Energy, Regulatory Developments, Special Topics in Environmental Management

Small Coal Plants Benefit from MATS Amendment

It has been clear for some time that deregulatory actions at the federal level will slow but not stop the decline of coal as an energy source in the United States. Still, the EPA continues to do what it can to ensure that coal remains a key component of the nation’s energy portfolio.

Coal Plant

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The Agency’s major action was replacement of the Obama EPA’s Clean Power Plan (CPP) with the Affordable Clean Energy (ACE) rule. The intent of the ACE is to give most coal-fired power plants the option to remain in operation—an objective the coal industry argued was the exact opposite of what the CPP was designed to achieve. On a much smaller scale, the EPA has now issued a final rule that will allow, at least for the time being, the continued operation of six small electric utility steam generating units (EGUs) located at three facilities in Pennsylvania and one facility in West Virginia.


The final rule amends the EPA’s 2012 National Emission Standards for Hazardous Air Pollutants (NESHAP) for Coal- and Oil-Fired Electric Utility Steam Generating Units (more commonly, the Mercury and Air Toxics Standards (MATS)). In the MATS, the EPA declined to establish a separate subcategory with less stringent emissions limits for small EGUs; those facilities had informed the Agency that it would be cost-prohibitive to comply with the MATS’s emissions limits. The EPA responded that it did not have the authority under the Clean Air Act (CAA) to subcategorize based on the cost of compliance. Furthermore, the Agency stated that “small entities use the same type of fuel as other units, have the same type of combustor designs, and can use the same types of controls, and so there is no difference in the HAP emissions from such units.”

Emissions Differences

In the new rule, the EPA revises its previous position with regard to the combustion of eastern bituminous coal refuse (EBCR) at the six small EGUs. The amendment applies specifically to emissions of hydrochloric acid (HCl) and sulfur dioxide (SO2)—both of which serve as surrogates for all acid gas hazardous air pollutants (HAPs) emitted from EGUs under the MATS—at EGUs that have a net summer capacity no greater than 150 megawatts (MW) and that are designed to burn and that are burning 75 percent or more (by heat input) EBCRon a 12-month rolling average basis.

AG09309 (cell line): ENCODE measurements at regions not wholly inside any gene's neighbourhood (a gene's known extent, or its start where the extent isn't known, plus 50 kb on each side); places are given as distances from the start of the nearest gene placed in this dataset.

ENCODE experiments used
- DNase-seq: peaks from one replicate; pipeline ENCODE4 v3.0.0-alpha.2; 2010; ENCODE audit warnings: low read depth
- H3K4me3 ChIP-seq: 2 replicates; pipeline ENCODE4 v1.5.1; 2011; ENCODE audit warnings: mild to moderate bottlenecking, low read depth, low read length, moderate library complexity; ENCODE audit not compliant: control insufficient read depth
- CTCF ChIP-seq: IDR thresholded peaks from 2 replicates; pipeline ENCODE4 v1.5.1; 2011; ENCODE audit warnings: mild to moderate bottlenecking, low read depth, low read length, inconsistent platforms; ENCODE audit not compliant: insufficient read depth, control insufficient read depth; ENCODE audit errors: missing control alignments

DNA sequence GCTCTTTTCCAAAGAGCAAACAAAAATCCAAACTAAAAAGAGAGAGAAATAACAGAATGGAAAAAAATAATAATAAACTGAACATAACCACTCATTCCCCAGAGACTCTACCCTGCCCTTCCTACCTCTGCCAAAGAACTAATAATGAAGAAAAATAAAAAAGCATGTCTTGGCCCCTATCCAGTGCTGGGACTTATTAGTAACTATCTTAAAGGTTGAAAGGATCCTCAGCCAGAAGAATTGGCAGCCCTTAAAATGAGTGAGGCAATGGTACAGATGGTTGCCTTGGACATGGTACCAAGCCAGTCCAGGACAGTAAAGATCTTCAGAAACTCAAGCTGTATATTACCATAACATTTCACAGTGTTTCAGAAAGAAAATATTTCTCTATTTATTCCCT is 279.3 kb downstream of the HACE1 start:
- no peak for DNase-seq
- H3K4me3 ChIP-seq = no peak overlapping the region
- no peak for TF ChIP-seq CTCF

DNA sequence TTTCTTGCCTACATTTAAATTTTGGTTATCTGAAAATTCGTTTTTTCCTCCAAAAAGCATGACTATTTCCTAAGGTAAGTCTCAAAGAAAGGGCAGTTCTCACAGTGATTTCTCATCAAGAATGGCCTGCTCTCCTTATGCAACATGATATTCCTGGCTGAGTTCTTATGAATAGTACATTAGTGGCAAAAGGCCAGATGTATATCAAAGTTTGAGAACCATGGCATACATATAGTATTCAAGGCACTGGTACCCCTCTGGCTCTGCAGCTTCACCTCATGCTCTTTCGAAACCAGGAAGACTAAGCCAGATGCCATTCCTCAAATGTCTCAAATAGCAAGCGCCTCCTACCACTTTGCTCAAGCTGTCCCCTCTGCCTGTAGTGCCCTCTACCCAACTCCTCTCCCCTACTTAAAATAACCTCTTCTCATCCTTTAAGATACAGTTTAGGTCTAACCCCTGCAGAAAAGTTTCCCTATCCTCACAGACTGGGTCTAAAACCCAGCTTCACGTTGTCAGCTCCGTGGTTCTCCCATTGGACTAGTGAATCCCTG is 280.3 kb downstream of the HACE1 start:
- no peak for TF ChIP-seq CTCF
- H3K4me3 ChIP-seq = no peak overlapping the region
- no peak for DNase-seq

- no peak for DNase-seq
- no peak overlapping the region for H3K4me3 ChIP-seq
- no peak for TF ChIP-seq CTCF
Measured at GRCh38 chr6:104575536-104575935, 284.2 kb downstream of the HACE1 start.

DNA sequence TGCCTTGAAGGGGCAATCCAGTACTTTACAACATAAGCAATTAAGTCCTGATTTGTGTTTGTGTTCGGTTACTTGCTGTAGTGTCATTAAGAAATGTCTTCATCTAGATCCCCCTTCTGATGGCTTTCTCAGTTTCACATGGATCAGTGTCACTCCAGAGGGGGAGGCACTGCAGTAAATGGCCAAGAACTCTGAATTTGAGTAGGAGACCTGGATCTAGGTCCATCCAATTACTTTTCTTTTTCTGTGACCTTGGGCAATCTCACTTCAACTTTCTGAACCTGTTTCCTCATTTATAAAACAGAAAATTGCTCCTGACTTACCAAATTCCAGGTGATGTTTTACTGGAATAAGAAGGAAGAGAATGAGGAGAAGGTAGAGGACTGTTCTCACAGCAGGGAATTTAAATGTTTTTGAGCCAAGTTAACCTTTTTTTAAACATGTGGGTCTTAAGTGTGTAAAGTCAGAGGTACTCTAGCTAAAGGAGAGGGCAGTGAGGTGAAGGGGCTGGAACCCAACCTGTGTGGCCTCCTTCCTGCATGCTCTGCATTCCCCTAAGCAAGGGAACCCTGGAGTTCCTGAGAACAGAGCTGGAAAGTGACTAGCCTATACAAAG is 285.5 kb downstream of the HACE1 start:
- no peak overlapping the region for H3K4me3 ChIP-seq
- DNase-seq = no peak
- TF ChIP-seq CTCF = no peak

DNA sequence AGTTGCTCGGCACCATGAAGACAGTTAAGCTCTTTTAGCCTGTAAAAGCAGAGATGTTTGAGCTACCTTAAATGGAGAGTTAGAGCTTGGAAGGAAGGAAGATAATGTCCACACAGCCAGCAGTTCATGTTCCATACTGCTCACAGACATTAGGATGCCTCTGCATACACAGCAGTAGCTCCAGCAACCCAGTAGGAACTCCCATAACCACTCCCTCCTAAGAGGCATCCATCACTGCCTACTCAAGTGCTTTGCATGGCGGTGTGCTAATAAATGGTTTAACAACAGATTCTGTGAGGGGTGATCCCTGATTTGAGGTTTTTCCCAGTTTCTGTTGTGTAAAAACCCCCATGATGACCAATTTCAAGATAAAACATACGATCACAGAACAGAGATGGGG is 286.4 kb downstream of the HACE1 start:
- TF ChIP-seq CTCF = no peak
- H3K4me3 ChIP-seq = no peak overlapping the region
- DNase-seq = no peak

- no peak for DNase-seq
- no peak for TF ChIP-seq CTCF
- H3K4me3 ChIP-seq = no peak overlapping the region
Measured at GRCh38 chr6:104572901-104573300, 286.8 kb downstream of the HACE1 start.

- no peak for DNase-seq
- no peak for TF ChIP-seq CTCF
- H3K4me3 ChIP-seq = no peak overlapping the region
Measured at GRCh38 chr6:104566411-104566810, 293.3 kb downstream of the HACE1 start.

“We now recognize that there are differences in the acid gas HAP emissions from EGUs firing EBCR compared to EGUs firing other types of coal, including those firing types of coal refuse other than EBCR,” states the Agency. “Specifically, the EPA recognizes that there are differences between anthracite coal refuse and bituminous coal refuse, and that the type of fuel used leads to differences in the acid gas HAP emissions from EGUs firing those respective fuels.”

The Agency explains that bituminous coals (and, thus, bituminous coal refuse) from the Appalachian and interior regions of the United States have higher sulfur and chlorine contents than anthracite or coals of all types from the western U.S. (and, thus, anthracite coal refuse or western bituminous and subbituminous coal refuse), and these differences lead to differences in emissions of acid gas HAP.

Those differences may impact the unit’s ability to control those emissions. For example, the injection of limestone into a unit’s combustion zone has been found to control emissions of acid gases. But the EPA has found that there are operational and design limits on the ability of the subject EGUs to provide an adequate amount of limestone to reduce SO2 and HCl emissions beyond a certain point. In addition, the EPA agrees with industry that the reduction of SO2 and acid gases through increased injection of limestone is asymptotic, meaning significant additional limestone does not result in further significant acid gas emissions reduction.

CAA Authority

The EPA notes that under CAA section 112 (which established the NESHAP program), the Agency has the discretion to “… distinguish among classes, types, and sizes of sources within [an industry] category or subcategory in establishing” standards.

“Based on the EPA’s better understanding of the differences in anthracite coal refuse and bituminous coal refuse, and the acid gas HAP emissions profile associated with each, the EPA has now determined that, contrary to its earlier position, it is appropriate to establish a new subcategory for certain units firing EBCR,” the Agency states.

While the amendment will allow higher acid gas HAP and SO2 emissions from the six EGUs compared with the emissions standards in the 2012 MATS, the Agency says it does not expect emissions of other pollutants to change under the amendment.

Moreover, the amendment provides the benefit of reducing the size of coal refuse piles that, says the Agency, are prone to spontaneous internal combustion, emit uncontrolled acid gases and other HAP, and put surface and groundwater at risk of contamination.

Finally, the EPA notes that when the amendment was proposed in 2019, there were 10 small EGUs that would benefit from a final rule. Four of those EGUs have since either retired or announced plans to switch to natural gas.